14. Alison Smith January 22, 2013 at 6:53 pm #

    Oh god, I do feel for you. At least the rest of us (who don’t write and aren’t in the public eye) tend not to get written criticism, just people being rude to us in passing, but seeing things in writing makes them feel so final, even if they came from a moment’s spleen. Fwiw, I love your books. From now on I’ll start reviewing them (nicely!) on Amazon.

  15. Katy Regan January 22, 2013 at 6:58 pm #

    Lisa, this made me laugh, cringe, shake my fists….. Good for you for writing what we’re all thinking…

    Mine (so far, it’s early days) was: “Couldn’t even finish this, all the characters were so annoying.”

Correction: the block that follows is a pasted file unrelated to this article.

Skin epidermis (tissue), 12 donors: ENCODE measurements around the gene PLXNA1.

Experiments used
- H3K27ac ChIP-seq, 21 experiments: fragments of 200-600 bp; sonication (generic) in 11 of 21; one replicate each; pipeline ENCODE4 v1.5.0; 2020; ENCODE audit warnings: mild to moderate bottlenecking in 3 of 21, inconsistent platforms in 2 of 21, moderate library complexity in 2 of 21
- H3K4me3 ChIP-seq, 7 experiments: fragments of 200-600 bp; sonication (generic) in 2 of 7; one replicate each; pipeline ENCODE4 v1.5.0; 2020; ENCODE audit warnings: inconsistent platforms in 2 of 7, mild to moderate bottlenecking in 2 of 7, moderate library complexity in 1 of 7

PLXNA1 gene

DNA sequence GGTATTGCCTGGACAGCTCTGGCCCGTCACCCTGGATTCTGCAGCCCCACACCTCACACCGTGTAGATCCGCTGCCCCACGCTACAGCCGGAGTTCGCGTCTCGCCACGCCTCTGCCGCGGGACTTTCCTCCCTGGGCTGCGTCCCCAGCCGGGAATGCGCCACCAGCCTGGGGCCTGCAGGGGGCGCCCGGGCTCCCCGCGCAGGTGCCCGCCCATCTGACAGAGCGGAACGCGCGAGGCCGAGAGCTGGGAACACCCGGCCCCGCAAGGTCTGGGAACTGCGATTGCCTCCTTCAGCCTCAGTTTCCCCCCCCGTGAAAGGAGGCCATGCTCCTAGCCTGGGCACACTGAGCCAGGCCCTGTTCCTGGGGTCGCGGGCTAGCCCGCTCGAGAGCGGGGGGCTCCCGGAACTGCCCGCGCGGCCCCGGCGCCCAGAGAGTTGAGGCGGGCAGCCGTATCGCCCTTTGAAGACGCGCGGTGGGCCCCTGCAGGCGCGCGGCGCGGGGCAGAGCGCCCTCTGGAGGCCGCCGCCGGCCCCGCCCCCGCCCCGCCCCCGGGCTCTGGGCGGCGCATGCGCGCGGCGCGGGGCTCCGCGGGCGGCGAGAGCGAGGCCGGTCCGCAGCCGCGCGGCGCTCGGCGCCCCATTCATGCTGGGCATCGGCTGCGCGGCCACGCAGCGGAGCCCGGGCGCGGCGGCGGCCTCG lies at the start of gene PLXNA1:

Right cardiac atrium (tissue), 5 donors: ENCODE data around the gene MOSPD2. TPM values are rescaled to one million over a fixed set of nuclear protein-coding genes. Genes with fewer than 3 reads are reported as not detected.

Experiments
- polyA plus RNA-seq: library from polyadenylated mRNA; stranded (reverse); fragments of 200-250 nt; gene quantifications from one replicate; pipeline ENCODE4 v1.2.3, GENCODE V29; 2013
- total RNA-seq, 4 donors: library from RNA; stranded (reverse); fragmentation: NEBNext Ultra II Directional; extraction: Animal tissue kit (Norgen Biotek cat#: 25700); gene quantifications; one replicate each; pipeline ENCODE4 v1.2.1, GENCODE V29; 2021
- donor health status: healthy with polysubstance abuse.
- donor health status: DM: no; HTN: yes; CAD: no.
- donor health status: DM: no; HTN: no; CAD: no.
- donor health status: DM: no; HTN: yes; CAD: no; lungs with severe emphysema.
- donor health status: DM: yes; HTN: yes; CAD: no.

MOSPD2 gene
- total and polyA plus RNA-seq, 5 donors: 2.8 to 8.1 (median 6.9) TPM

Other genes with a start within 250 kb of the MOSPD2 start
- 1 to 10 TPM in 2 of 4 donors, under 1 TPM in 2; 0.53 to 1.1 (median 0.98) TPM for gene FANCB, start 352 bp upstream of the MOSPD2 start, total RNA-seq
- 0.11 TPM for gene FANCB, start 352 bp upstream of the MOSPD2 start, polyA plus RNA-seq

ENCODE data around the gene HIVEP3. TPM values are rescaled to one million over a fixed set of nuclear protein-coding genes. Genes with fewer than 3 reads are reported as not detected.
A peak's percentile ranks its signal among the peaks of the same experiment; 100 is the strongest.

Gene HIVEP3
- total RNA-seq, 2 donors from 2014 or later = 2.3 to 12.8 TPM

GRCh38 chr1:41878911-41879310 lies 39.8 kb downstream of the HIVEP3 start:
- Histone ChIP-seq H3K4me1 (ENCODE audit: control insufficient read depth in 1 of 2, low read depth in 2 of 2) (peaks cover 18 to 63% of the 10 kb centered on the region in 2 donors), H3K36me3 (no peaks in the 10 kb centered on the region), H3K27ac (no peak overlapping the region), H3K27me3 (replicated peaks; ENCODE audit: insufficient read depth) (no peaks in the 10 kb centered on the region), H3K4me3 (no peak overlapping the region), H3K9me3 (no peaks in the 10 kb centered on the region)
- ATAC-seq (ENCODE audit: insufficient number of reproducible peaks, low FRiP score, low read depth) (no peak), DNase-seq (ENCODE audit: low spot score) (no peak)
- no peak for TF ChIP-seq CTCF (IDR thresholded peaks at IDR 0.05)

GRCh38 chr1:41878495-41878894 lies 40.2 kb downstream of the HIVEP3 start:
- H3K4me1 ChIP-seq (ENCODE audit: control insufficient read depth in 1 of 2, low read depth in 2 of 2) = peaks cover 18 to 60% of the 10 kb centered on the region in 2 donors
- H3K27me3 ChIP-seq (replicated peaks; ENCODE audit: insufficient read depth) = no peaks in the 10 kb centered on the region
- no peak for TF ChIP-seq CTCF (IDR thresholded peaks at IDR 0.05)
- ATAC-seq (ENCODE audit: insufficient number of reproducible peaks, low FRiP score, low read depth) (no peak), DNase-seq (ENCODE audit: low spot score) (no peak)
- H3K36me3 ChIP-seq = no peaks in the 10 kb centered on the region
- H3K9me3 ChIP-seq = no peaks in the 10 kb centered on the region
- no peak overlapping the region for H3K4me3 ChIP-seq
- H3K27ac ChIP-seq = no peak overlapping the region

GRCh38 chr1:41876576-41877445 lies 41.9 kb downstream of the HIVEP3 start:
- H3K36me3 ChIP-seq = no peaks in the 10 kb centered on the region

Maybe we could start a backlash with a site which outs all those mean-spirited people with too much time on their hands who take the time to write bad / badly written / stupid reviews!

  16. Mysti Parker January 22, 2013 at 7:11 pm #

    Having recently received my first one-star review myself, in which the reviewer called my book a “nickel-nasty”, I feel your pain. My books have also garnered such comments as “too romancey” and “pornographic”, alongside other reviews which call them “epic fantasy” and others that say they are written with “creatively clean taste”.

    I have a long way to go before I reach any bestseller status, but I’m learning wisely from experienced authors such as yourself. Never, ever, ever, shall I personally engage a reviewer. I shall, and have, respond in more passive aggressive ways on my blog,